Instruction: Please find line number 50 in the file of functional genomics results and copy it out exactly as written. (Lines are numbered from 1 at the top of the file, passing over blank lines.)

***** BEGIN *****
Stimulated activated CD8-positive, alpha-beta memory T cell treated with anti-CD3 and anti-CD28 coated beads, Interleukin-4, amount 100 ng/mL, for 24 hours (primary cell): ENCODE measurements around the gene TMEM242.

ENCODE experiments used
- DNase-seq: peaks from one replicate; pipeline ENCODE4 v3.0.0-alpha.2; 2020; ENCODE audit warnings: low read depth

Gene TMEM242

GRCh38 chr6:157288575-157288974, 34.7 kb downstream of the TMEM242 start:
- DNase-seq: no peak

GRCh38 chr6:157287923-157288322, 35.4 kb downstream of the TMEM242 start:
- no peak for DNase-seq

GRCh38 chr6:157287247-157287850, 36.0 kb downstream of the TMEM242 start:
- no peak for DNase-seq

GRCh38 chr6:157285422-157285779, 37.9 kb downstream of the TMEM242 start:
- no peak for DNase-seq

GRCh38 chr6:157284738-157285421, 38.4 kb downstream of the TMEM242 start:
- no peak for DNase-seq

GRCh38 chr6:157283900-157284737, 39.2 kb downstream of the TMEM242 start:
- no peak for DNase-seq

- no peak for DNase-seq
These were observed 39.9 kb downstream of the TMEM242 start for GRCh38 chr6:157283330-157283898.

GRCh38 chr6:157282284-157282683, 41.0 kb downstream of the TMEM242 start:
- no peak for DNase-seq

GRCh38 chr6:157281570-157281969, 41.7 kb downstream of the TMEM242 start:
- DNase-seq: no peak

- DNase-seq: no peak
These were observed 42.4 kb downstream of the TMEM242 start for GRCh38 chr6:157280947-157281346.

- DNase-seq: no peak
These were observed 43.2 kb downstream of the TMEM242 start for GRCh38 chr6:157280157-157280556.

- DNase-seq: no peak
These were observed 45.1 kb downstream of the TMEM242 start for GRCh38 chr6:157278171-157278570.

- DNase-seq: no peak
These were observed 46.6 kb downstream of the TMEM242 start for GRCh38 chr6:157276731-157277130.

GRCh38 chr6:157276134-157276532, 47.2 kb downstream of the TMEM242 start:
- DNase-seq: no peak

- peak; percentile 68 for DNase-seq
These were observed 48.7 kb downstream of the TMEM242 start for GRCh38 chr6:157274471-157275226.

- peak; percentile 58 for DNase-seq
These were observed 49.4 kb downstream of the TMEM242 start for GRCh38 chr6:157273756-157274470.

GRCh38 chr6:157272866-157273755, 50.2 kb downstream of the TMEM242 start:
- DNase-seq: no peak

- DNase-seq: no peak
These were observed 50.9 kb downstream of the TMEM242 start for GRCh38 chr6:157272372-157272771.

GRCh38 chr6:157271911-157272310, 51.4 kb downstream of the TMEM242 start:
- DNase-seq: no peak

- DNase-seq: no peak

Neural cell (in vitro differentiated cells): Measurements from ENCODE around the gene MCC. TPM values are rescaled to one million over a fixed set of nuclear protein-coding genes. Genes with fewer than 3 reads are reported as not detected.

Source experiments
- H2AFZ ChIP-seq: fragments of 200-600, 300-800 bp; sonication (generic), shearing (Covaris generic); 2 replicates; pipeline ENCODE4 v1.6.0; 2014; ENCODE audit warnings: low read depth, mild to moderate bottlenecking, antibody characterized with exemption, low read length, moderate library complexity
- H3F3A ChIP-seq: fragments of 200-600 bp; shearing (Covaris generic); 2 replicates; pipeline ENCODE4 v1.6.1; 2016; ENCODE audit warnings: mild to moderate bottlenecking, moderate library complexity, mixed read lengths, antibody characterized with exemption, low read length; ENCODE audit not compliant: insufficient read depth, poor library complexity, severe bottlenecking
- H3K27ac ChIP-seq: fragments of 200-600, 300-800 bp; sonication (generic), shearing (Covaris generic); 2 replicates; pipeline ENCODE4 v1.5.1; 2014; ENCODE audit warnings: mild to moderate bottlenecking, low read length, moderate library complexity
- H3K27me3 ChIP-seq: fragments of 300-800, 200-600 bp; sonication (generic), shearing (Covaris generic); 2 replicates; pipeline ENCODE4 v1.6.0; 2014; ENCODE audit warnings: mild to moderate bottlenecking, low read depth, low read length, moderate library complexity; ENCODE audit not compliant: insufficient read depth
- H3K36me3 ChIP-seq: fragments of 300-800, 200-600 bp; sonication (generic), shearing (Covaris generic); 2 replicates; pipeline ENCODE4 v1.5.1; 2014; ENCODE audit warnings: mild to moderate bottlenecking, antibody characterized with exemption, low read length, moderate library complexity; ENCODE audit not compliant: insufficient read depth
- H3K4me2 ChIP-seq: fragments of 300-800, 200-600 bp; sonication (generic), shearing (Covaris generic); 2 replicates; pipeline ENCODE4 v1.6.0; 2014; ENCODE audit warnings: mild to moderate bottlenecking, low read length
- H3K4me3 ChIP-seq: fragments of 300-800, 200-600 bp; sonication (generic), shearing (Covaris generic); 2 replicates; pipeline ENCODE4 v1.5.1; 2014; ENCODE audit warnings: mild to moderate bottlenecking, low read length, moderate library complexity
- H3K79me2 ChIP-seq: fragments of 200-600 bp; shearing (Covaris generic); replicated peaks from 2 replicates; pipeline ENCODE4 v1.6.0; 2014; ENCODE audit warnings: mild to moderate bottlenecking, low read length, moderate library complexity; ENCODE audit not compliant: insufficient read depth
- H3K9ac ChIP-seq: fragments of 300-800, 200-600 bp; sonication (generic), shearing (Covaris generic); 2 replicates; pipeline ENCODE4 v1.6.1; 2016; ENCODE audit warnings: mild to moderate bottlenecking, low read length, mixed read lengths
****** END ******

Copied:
- H3K36me3 ChIP-seq: fragments of 300-800, 200-600 bp; sonication (generic), shearing (Covaris generic); 2 replicates; pipeline ENCODE4 v1.5.1; 2014; ENCODE audit warnings: mild to moderate bottlenecking, antibody characterized with exemption, low read length, moderate library complexity; ENCODE audit not compliant: insufficient read depth